These women are privileged, beautiful, wealthy, white, movie stars.

They’ve also been picked apart, criticized and poked fun at in the media for the desire and ambition to do something beyond making movies. (Hey, if most of us change careers 6 times in our lives, why can’t the most privileged of us do the same?)

The media often glosses over the facts, and the things women are actually doing, instead often focusing on things like appearances, pitting one woman against another, or family life (“What’s it like balancing career with family?” say they to Jen but not to Ben).

A few years ago, I googled Gwyneth Paltrow and was taken aback by all the internet hate I saw. So taken aback in fact, that I remain fixated on it for hours. (Clearly, I’m still fixated on it.) I didn’t quite understand what it was that people could so openly hate about a woman they most likely have never met, even if she did say a few odd, condescending, ignorant things once in a while, as I’m sure most people do. And then I got it: these people couldn’t handle a clearly privileged woman telling them to buy things they couldn’t afford. She was often noted as being “out of touch” – and that’s the nicest thing people were saying. In reality, all she is doing is sharing things that her privileged upbringing and movie star status could afford. It makes sense to me: she is, after all, not really like the rest of us at all. But that makes her the internet’s favorite person to poke fun of.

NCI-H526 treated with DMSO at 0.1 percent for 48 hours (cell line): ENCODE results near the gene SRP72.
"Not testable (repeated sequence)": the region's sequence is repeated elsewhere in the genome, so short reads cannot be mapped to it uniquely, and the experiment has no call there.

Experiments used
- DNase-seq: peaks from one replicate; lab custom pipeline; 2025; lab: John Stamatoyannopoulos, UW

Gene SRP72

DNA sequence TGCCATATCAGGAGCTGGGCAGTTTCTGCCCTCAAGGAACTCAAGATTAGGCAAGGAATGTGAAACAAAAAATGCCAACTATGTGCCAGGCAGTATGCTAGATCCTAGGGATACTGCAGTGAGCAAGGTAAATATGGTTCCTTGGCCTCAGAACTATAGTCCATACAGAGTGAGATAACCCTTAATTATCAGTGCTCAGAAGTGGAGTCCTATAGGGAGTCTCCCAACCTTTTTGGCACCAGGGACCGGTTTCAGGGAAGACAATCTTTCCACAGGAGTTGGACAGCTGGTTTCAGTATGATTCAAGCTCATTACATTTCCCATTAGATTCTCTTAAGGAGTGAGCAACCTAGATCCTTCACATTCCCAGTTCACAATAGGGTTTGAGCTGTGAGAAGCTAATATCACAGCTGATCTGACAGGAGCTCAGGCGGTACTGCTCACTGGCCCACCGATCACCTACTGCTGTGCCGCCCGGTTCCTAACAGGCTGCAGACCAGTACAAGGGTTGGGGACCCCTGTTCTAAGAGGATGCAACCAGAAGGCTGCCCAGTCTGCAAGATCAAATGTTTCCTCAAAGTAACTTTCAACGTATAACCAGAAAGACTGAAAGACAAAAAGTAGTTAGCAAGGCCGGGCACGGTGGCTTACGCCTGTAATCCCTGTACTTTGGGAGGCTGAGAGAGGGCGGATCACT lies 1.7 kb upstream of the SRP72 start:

When Blake Lively unleashed Preserve unto the world, I prepared myself (no, I am not Blake – but I prepared myself) for the jabs – sure enough we heard it all: she was called out as another Gwyneth wannabe, a privileged woman who thinks she knows what people want. I secretly hoped that she would prove them wrong, that a girl could follow her desires to build something meaningful without being judged for a privilege that is ironically the result of either something she was born with or something she has worked for. In every interview I’ve read post-Preserve launch, the interviewer comes in with one main operative: to either prove or disprove the notion that Blake Lively is the next Gwyneth Paltrow. Blake sure enough, knows this and has a wealth of stories at her beck and call to demonstrate that she is indeed just like the rest of us, as best as a charismatic, blonde, movie star with a penchant for homemaking can be.